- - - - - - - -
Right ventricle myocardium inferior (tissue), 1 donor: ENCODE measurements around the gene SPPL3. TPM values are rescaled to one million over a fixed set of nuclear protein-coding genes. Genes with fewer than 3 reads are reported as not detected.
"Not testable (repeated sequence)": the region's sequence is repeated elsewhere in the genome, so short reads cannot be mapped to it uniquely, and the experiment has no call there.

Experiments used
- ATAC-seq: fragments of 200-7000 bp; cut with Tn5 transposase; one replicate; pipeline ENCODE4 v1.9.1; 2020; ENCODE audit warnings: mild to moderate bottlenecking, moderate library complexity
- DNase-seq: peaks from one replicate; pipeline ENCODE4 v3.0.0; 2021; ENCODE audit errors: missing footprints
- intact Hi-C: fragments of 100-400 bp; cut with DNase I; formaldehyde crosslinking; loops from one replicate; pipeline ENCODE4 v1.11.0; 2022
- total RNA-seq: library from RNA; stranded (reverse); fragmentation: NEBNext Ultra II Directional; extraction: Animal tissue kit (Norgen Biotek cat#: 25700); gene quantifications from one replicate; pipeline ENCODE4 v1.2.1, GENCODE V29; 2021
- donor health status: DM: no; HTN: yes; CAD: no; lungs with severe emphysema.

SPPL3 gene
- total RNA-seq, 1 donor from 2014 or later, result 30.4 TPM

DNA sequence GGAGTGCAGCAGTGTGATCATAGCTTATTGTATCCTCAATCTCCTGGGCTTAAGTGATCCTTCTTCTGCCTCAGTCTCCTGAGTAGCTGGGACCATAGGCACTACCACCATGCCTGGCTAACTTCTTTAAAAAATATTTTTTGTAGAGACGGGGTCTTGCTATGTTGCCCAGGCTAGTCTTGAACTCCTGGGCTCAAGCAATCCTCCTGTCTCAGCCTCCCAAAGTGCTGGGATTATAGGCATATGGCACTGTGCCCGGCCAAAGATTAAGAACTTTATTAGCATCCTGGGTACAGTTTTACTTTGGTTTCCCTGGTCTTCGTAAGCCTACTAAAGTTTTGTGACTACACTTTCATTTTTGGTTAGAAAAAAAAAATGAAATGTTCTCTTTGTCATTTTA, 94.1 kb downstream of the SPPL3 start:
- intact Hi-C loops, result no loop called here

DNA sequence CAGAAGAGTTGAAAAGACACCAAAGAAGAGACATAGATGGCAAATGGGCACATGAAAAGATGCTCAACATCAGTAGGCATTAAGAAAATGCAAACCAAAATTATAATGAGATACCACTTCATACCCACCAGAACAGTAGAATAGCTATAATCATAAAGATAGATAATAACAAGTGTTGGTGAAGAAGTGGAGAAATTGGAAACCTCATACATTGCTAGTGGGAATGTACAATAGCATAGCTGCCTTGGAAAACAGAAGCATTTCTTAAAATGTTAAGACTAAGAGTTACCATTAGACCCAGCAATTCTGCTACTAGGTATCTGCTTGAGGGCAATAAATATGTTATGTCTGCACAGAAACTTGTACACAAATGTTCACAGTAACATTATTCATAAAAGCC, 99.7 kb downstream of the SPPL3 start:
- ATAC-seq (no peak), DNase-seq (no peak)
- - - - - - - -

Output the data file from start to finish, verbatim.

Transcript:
Right ventricle myocardium inferior (tissue), 1 donor: ENCODE measurements around the gene SPPL3. TPM values are rescaled to one million over a fixed set of nuclear protein-coding genes. Genes with fewer than 3 reads are reported as not detected.
"Not testable (repeated sequence)": the region's sequence is repeated elsewhere in the genome, so short reads cannot be mapped to it uniquely, and the experiment has no call there.

Experiments used
- ATAC-seq: fragments of 200-7000 bp; cut with Tn5 transposase; one replicate; pipeline ENCODE4 v1.9.1; 2020; ENCODE audit warnings: mild to moderate bottlenecking, moderate library complexity
- DNase-seq: peaks from one replicate; pipeline ENCODE4 v3.0.0; 2021; ENCODE audit errors: missing footprints
- intact Hi-C: fragments of 100-400 bp; cut with DNase I; formaldehyde crosslinking; loops from one replicate; pipeline ENCODE4 v1.11.0; 2022
- total RNA-seq: library from RNA; stranded (reverse); fragmentation: NEBNext Ultra II Directional; extraction: Animal tissue kit (Norgen Biotek cat#: 25700); gene quantifications from one replicate; pipeline ENCODE4 v1.2.1, GENCODE V29; 2021
- donor health status: DM: no; HTN: yes; CAD: no; lungs with severe emphysema.

SPPL3 gene
- total RNA-seq, 1 donor from 2014 or later, result 30.4 TPM

DNA sequence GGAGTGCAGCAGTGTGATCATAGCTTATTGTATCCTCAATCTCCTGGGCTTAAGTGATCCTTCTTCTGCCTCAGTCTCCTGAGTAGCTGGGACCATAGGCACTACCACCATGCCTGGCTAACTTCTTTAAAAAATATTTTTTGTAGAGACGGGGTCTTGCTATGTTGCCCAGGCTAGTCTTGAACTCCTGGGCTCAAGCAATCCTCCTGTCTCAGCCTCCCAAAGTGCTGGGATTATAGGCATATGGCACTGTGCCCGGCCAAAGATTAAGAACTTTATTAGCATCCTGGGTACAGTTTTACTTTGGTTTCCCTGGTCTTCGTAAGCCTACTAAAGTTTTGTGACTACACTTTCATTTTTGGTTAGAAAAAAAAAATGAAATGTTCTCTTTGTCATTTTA, 94.1 kb downstream of the SPPL3 start:
- intact Hi-C loops, result no loop called here

DNA sequence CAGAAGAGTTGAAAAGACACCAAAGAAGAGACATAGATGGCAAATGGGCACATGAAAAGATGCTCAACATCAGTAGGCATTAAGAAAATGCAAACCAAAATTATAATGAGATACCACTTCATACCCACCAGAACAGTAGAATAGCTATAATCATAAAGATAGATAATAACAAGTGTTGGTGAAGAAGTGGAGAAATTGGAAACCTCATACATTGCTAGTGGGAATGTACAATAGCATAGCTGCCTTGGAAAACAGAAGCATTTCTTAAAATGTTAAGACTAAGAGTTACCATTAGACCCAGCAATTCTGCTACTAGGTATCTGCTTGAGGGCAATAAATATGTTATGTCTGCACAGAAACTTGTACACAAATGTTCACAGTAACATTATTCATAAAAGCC, 99.7 kb downstream of the SPPL3 start:
- ATAC-seq (no peak), DNase-seq (no peak)